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The only gun I ever owned that was "too nice to use" was one I won in a raffle. It was a very nice very expensive rifle. Unfortunately it was in a caliber I have no interest in. I didn't even shoot it as it had no open sights on it and I had no interest in scoping it. I sold it soon after I got it and bought two guns I did want and enjoy shooting. I'm sure it is a safe queen for the fellow that bought it. Had it been in a caliber I wanted it would have been shot.
 

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My twice-built rifle. Started life as a SAAMI 300WSM; 31-inch and fat Krieger barrel (stainless; nine flutes), Richards Micro-fit stock that ate up $2300 in my gunsmith's handwork, Montana M1999 lefty action and multiple scopes... the last being a $1000 Vortex Viper scope. It was around $4700 in the WSM configuration. The WSM would never shoot less than half an inch, and it fed like krapp in the long-action of the Montana. Wouldn't feed at all, really. I decided I needed to create a mildcat round to remedy the feeding problem. So I created the .300 Nevada Desert Magnum, which is the .30-06 Springfield on a magnum case. Creating a new round requires forming dies, a new barrel, reloading dies, cylinder brass and lots of money to pay for all of it. As broom_jm says, you write five or six fat checks to various people when you deign to create a wildcat round, then you sit back and wait six months to a year to have it come together. Making the 300WSM into the 300NDM was another 4000-some dollars, and took almost four years from the first glint in my mind to the final configuration in wood and steel. But it will shoot, and that's a great joy to me. I just wish I could take it out more often. There's a picture of it in these pages, somewhere. Put it up several years ago. The rifle fired its first round in July of 2012, so it's been here for three years or so...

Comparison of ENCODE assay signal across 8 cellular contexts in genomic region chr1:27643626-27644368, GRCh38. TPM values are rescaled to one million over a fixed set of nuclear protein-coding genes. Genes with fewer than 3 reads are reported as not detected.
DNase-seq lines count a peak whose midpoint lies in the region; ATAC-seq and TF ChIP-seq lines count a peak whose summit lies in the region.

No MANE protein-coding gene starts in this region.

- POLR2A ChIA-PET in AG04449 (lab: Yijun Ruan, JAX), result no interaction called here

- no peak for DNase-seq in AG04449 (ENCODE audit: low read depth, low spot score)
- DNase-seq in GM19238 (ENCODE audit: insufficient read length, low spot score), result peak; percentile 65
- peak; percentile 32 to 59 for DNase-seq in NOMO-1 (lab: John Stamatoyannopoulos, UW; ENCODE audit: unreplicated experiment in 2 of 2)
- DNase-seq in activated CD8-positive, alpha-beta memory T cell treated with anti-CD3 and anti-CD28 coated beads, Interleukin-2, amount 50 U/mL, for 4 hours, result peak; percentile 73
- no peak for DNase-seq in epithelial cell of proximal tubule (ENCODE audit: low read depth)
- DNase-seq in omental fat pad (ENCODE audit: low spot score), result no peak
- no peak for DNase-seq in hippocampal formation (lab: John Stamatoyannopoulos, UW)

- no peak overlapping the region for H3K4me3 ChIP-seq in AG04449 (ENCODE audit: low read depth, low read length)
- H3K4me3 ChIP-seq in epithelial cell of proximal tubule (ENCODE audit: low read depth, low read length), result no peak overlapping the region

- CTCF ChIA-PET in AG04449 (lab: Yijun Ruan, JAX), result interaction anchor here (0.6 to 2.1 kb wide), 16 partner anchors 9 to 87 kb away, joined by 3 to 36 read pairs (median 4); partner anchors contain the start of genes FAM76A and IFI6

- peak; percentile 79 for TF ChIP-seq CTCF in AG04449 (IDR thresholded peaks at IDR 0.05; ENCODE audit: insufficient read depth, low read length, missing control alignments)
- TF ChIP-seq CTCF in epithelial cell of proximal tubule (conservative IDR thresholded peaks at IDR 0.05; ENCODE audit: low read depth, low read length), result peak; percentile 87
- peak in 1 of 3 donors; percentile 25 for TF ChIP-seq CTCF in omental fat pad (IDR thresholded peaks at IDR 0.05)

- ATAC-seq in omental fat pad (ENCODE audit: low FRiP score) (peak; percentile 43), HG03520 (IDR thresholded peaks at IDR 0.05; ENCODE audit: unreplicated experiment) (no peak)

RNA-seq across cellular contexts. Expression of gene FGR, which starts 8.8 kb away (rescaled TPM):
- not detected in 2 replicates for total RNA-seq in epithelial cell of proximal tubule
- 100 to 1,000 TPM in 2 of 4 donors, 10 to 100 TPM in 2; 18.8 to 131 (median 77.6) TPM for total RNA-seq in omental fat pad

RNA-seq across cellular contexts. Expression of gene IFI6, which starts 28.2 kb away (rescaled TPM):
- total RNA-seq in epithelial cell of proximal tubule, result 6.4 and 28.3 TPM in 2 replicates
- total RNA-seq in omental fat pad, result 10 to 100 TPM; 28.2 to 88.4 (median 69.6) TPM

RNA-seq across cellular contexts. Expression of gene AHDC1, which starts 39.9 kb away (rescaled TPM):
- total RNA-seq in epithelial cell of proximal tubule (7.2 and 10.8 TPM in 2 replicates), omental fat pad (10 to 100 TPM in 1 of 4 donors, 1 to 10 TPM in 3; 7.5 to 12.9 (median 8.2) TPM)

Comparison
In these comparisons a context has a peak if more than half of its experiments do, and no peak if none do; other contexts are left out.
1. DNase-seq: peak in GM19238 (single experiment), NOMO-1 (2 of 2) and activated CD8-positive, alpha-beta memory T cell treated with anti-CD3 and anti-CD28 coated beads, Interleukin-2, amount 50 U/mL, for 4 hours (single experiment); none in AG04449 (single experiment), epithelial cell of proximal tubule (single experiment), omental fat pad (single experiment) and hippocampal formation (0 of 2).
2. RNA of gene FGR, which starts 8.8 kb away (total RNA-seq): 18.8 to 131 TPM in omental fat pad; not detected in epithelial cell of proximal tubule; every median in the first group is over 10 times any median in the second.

I understand now, I don't do the math that way because it would make me queasy and quit having rifles rebarreled!
I had a 700 I bought back in the 80's that had 3 different stocks and I think 4 barrels? It was 5 different calibers two of which were wildcats over 20 years, blueprinted once, had the recoil lug pinned on, bead blasted, several different triggers, bolt work.